AequilibraE embraces Pandas

If one takes a look at the AequilibraE code, they will find an unusual amount of NumPy gymnastics that would definitely point to a world with no Pandas.

It is the case, however, that Pandas is not only alive and well, but it also has a large number of features that would greatly accelerate the development of AequilibraE and, in the case of I/O, greatly improve its performance.

So why haven’t I started using Pandas when I first launched AequilibraE in 2014? Because like any software that uses Python as their scripting language, QGIS for Windows ships with its own Python distribution which did not include Pandas until a just few short months ago.

Having scarce resources to develop the software (sleepless nights, basically), has meant that I had to work with what was available in the environment I was working with, and pleading for changes in the upstream infrastructure (I have inquired about the inclusion of Pandas a few years ago) was the most I could do.

The arrival of Pandas on QGIS for Windows has not solved all problems, however. I would love to adopt OMX (and its likely new version) as the default for AequilibraE and to drop its native format on disk, but the lack of PyTables on the QGIS Pandas installation means that the use of OMX is not straightforward. The same goes for the lack of an ORM that would allow me to write much more elegant and robust code to deal with the project database.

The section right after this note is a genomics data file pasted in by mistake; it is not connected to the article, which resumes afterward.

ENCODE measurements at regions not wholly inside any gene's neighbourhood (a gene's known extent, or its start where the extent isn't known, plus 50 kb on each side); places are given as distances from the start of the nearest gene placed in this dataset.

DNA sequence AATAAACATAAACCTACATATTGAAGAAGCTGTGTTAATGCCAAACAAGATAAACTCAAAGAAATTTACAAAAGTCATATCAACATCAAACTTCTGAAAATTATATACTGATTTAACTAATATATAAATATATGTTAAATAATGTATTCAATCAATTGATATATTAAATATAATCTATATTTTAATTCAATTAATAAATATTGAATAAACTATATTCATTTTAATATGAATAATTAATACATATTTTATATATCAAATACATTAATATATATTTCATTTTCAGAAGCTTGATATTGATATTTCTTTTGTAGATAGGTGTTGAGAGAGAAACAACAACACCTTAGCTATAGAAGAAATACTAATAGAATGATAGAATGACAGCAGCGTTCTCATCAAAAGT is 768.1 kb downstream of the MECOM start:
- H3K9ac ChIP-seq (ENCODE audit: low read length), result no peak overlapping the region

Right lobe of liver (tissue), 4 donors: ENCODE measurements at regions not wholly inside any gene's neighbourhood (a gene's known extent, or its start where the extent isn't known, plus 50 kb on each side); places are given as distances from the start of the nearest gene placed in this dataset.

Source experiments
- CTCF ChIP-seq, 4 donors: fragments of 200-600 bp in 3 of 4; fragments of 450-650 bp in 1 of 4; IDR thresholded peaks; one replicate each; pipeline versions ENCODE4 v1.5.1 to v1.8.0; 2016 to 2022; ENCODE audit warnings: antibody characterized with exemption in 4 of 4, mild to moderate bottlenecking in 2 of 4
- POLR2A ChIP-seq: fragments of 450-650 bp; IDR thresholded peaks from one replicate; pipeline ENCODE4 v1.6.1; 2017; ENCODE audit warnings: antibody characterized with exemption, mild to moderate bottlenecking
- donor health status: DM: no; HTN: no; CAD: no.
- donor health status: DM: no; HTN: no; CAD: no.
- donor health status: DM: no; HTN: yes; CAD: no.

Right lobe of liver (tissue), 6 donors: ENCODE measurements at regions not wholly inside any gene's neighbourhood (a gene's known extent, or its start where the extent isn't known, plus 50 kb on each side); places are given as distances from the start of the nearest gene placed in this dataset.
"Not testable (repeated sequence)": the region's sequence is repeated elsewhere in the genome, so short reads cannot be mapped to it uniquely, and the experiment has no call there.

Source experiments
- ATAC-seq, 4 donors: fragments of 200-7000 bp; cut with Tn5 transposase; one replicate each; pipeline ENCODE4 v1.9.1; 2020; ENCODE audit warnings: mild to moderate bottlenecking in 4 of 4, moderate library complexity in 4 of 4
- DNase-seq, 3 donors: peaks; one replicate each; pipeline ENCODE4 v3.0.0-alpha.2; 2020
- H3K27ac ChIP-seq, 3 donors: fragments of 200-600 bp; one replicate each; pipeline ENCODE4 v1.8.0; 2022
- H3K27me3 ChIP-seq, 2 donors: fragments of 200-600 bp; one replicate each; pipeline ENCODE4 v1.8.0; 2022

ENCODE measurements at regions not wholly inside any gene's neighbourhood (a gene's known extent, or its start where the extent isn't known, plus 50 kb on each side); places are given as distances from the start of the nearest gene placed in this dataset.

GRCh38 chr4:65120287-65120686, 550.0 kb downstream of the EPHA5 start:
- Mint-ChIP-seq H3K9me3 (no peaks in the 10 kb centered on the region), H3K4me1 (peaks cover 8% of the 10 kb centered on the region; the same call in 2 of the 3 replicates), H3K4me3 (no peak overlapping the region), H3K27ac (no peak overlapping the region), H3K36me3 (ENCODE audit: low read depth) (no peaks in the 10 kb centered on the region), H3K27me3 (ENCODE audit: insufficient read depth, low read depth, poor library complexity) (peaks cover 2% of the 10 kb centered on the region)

I believe that Windows will eventually have a systemwide Python installation or at least a smarter system to handle Python versions to make things easier, but until then AequilibraE will always be behind the curve when it comes to using other Python libraries.

What does it mean for AequilibraE’s legacy code?

Very little for now. All that gymnastics wasn’t for nothing, so there is little reason to change things that are working and highly performant just to save a few lines of code. After all, re-factoring software is not only time consuming, but it also brings along a substantial risk of adding new bugs to old code.

That said, the Graph class is being re-factored as of January/2021, but I am not sure much more will come after that in the coming months.

What does it mean for AequilibraE’s I/O?

A LOT. The new version of AequilibraE (0.7.0, just released) is moving much of its tabular outputs from binary/text to SQLite, which can be written incredibly fast with Pandas and matches really well the existing model structure and overall software architecture. Users have now access to a great deal of new functionality and a much more seamless user experience.

And what’s next?

Before I work on the QGIS plugin for this new AequilibraE version, a substantial improvement in traffic assignment performance can be expected, but the the need for updating the QGIS plugin is not lost on me.